The Tempest as Shakespeare’s Spiritual Play

'Ferdinand Lured by Ariel', by John Everett Millais, 1852

‘Ferdinand Lured by Ariel’, by John Everett Millais, 1852

The Tempest is, arguably, William Shakespeare’s most spiritually-themed play. Widely considered to be Shakespeare’s last play, it is a work of great introspection on the dawning human condition during the renaissance and the coming colonial era. The play calls to mind deep questions of power, justice, discernment, beauty, truth, goodness, the Divine, and that all-encompassing sense of awe at the mystery and magic surrounding us. The author B. J Sokol wrote of the play,

The Tempest has long conveyed to many a feeling of integrity and compactness vastly different from the concocted or pastiched, and yet… this play draws on widely biblical, classical, Romance and Renaissance traditions…. it reflects a wide range of the intellectual concerns of it’s own time. (Sokol 28)

The play is written as if by one who had lived much of his life reflecting on these questions; I attest that The Tempest is but the dream-like dramatization of the inner life of a human being’s quest for wisdom and understanding amongst a glorious but uncertain world.

The play begins with a shipwreck. It is the shipwrecking of everything which we have taken for granted as real. Gonzalo’s crew is tossed about in the storm, but they cannot know while in it that it is Prospero who benevolently controls the winds and waters. They are at the mercy of a power greater than themselves, unexpectedly, and now they have no choice but to trust and see what happens. This severance from reality is commonly found in many of the world’s rite of passage traditions, when a person undertakes a hardship whether knowingly or unknowingly for the purposes of transforming and growing into who they are meant to become. I see a parallel here in the The Tempest: what begins in turmoil ultimately ends in calm, the revelation of harmony and goodness at work; thus is the crew of the ship symbolic of humanity’s spiritual journey into maturity.

Prospero is the wizard of the play. His magic touches everything and everyone around him; he is the catalyst, mysterious, but also agonizingly human. He stands in reverence before equal and greater powers than himself, such as those of the enchanted isle which he interacts with. It is because of Prospero’s role as the magic-maker that I advocate the importance of seeing the other supporting characters more clearly, as they are the ones who will act under his influence. The first and most closest character to Prosper’s life and heart is Miranda, his daughter, who was brought to the isle in infancy with her father’s exile. She does not know of the world beyond her small island, yet the tempest conjured at the play’s opening is a catalyst to change for her as well. If the crew is about to undergo a powerful and poetic awakening, so is she. With compassion for the plight of the ship tossed about in the storm, she cries out to her father to explain what is happening and what is the meaning of their being on this island at all. Miranda is the first awoken to her place as a loved one, that is, a character so vital to the arc of the story that it could not be told without her. She, unknowingly as a small child, could not have known purpose in blessing her frightened father when they were forced away from Naples. Prospero speaks,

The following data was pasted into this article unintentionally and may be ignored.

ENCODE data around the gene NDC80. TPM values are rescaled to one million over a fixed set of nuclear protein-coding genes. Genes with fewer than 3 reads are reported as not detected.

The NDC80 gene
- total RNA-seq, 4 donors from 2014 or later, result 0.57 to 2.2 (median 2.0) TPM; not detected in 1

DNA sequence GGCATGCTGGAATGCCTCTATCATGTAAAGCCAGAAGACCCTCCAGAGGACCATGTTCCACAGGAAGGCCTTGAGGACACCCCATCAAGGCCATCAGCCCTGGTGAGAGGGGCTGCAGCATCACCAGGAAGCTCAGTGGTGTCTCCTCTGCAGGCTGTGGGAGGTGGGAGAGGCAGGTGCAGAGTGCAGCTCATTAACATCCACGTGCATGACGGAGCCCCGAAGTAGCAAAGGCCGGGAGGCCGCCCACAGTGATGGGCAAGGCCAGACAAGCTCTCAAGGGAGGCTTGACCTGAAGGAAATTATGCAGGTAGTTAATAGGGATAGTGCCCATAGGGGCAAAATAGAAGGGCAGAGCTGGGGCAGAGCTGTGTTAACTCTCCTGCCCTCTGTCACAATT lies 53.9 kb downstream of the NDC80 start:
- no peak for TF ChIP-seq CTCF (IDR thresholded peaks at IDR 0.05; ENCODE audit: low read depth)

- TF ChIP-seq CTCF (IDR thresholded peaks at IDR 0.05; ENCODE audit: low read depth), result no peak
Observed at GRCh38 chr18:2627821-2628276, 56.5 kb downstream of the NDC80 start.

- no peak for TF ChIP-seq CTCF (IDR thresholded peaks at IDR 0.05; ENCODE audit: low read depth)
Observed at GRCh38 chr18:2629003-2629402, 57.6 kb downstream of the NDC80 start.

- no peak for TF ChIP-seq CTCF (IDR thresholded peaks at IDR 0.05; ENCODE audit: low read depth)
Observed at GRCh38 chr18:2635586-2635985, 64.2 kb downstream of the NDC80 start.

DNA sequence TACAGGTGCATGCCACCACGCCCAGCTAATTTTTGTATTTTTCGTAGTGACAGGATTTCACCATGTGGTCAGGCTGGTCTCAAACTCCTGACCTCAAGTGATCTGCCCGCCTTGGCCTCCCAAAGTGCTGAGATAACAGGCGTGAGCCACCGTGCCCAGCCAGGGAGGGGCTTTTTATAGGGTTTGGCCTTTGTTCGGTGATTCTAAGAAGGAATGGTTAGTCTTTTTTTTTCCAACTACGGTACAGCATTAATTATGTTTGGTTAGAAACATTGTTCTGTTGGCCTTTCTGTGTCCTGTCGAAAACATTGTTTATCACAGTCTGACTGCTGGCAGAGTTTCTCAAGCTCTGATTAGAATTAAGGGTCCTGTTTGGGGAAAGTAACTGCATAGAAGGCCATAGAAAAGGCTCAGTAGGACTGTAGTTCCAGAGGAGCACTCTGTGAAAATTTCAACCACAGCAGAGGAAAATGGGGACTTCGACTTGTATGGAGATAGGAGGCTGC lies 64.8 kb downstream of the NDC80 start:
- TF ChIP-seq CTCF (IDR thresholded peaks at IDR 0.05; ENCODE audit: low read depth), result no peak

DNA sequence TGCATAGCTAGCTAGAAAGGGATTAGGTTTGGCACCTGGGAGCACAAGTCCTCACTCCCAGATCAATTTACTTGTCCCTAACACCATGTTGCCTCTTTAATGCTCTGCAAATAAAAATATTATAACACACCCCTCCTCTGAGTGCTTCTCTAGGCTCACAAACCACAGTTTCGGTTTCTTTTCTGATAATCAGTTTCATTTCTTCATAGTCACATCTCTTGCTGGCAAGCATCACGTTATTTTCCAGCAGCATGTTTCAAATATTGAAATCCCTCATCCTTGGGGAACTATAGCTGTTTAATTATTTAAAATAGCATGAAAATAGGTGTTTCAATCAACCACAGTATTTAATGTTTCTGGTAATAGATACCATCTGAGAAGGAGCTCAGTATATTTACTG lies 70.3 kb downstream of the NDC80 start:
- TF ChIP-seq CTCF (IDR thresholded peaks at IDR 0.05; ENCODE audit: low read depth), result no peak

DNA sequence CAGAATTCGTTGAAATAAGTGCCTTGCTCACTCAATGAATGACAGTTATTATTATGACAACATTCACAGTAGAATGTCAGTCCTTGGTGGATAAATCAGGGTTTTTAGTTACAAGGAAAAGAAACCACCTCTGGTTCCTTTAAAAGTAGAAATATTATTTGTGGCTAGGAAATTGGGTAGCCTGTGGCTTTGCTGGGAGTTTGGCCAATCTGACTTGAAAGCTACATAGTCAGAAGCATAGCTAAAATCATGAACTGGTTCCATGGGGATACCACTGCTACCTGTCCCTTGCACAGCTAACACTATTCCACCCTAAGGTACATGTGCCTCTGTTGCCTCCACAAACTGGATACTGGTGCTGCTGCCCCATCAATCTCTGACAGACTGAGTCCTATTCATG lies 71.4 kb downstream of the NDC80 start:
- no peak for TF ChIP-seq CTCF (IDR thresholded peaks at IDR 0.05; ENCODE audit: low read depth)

O, a cherubim
Thou wast that did preserve me. Thou didst smile.
Infused with a fortitude from heaven,
When I have deck’d the sea with drops full salt,
Under my burthen groan’d; which raised in me
An undergoing stomach, to bear up
Against what should ensue.

Miranda is, in short, the first signifier of the presence of grace. I will here define grace as that unexpected but vitally necessary upwelling of peace, strength and understanding when one needs it most. It is a universal spiritual and human value, one critical to the wellbeing of the mind and lives of people and often found it medicinal doses through famous art and literature. It is this ever-present theme which I find laced through The Tempest in the most heartwarming, hilarious and mysterious ways.